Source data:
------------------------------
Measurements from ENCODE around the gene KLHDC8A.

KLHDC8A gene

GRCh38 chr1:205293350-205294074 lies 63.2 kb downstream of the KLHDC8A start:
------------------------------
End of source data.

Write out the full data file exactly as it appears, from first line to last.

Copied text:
Measurements from ENCODE around the gene KLHDC8A.

KLHDC8A gene

GRCh38 chr1:205293350-205294074 lies 63.2 kb downstream of the KLHDC8A start: